Thursday, December 5, 2013

Out of My Head. For Now.

Warning: This post may be very difficult for some of you to read, so please use caution. It was difficult to write, but honest and true and raw and what needed to not be in my head. There is a stretch of road on Barrett Parkway that gets to me. It's dumb. There is nothing significant that happened to me on that road, it's pretty bland and very brief, but twice I have started bawling for no reason on this stretch of road. I dictated this post in one breath into my phone two days ago, and I can just now look at it to transcribe it. It is not as hopeful or cheery or reflective as the last few posts may have been - just a very brutal moment in my head.

Sometimes I can't get the image of his bloody, dying face out of my head. It is vivid and graphic and filled with violent pictures of torn flesh and bone and hair mixed in with glass, his body sprawled across the front of the car. I can't stop imaging what he might have thought as he died in a car alone in the middle of the night, a block away from his house. Did he think about Sicily? Did he have a moment of consciousness where he might have considered what he was leaving behind? Did he apologize? Feel remorse?

It is torture to think about these things. I don't know why I do it to myself except that I cannot help it. I am not looking for why or how. I know why and how. These thoughts spring into my head unbidden and will not go away until I think them, examine them, roll them around for a bit.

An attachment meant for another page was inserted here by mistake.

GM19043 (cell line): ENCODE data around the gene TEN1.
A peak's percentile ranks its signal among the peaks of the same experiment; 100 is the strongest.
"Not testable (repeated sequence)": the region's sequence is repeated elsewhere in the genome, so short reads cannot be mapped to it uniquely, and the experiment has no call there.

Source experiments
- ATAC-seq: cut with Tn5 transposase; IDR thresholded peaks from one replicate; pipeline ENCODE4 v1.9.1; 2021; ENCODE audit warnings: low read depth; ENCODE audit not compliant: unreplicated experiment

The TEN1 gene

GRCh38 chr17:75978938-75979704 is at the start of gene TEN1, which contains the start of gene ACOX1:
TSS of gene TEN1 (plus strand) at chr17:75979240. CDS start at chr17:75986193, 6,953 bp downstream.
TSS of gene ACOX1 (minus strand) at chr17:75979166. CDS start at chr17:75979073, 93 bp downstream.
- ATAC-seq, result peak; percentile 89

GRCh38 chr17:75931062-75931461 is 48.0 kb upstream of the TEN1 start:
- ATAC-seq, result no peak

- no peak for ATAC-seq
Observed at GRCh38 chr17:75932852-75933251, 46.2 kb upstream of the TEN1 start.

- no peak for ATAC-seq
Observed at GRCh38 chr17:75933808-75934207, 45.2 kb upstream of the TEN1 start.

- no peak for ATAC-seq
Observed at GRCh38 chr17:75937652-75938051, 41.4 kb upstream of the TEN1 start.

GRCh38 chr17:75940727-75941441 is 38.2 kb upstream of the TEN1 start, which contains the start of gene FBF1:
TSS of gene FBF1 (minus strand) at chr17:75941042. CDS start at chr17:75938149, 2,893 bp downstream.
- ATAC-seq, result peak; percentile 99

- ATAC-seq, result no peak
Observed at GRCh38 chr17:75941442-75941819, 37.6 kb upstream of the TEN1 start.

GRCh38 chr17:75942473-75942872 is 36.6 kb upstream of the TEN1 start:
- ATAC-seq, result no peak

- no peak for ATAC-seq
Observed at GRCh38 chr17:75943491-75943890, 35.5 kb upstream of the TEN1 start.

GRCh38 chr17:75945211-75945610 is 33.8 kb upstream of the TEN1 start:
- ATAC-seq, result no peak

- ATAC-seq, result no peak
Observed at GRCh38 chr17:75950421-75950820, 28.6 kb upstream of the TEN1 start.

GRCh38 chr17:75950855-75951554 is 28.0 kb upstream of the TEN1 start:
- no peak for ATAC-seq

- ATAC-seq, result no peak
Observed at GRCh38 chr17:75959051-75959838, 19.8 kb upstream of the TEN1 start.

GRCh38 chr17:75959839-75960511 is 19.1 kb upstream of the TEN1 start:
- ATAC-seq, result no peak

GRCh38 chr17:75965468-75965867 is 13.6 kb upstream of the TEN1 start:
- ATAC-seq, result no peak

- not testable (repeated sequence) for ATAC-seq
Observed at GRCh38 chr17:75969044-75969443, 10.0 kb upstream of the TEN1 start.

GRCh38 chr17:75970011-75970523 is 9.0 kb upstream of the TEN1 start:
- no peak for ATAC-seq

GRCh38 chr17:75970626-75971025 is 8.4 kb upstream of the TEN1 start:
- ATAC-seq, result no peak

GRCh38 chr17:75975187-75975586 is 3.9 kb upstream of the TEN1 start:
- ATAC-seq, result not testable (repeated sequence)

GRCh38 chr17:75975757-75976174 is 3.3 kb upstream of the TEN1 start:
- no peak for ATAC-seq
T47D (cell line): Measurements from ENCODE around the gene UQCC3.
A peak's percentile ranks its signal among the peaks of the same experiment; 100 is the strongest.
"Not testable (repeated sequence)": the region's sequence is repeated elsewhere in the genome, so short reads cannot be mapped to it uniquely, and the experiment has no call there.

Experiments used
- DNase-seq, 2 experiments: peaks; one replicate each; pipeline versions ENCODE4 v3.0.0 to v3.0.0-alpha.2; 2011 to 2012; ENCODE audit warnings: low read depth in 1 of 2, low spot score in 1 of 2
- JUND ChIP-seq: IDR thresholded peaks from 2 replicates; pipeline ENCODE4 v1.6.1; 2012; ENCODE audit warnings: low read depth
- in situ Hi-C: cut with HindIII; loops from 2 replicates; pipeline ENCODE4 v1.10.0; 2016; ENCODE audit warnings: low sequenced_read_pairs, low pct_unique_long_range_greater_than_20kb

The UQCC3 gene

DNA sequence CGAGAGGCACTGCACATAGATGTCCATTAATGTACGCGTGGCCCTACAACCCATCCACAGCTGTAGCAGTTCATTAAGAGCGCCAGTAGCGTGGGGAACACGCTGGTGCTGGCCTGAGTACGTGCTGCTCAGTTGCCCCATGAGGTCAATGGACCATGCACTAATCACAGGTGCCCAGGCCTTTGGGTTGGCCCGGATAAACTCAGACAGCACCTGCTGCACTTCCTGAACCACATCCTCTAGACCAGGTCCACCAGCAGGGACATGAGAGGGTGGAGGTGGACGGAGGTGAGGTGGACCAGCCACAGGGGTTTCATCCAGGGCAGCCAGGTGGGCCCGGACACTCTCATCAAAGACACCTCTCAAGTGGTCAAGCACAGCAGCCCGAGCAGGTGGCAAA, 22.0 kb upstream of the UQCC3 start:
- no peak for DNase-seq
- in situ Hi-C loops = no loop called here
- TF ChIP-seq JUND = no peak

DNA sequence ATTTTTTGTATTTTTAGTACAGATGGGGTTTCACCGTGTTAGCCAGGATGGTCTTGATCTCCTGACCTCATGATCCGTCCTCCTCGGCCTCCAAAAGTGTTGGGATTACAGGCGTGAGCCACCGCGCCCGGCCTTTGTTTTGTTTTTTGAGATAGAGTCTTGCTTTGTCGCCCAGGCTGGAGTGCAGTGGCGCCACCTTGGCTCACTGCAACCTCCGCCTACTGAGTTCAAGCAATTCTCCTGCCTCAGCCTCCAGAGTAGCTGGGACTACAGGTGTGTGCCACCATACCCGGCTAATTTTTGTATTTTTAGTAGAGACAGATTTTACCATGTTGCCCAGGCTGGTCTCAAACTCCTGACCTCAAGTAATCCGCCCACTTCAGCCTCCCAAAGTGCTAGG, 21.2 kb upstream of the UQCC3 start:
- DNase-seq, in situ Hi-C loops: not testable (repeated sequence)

If I could just talk to him one more time I would ask him what he was thinking as he died. I would tell him that I love him and I miss him every day, even as we begin to move on with life.

I would ask him where he is and what it's like, and if he was right or wrong. Just to hear his voice.

Of all of the hard years of my life, this has been the hardest. I told Sicily the other day that I hope this is the worst year of her life. She knew what I meant.

I wish I had been there in his final moments, not a thousand miles away. Even if I was just sleeping in my bed I felt like it would have been some comfort. I hope there was no pain. I hope it was quick. I hope there was no moment when he had to think about what he had done. I hope there was a flash and then nothing. It is torture to think he was aware in his final moments, and I can't know for sure that he wasn't.

Out of my head. For now.

1 comment:

  1. I think it's completely rational and honest to think these things. I think obsessing over those final moments is a necessity being human. I'm reading a fascinating book about our lives between lives right now that you may find comfort in. Its called Destiny of Souls by Michael Newton.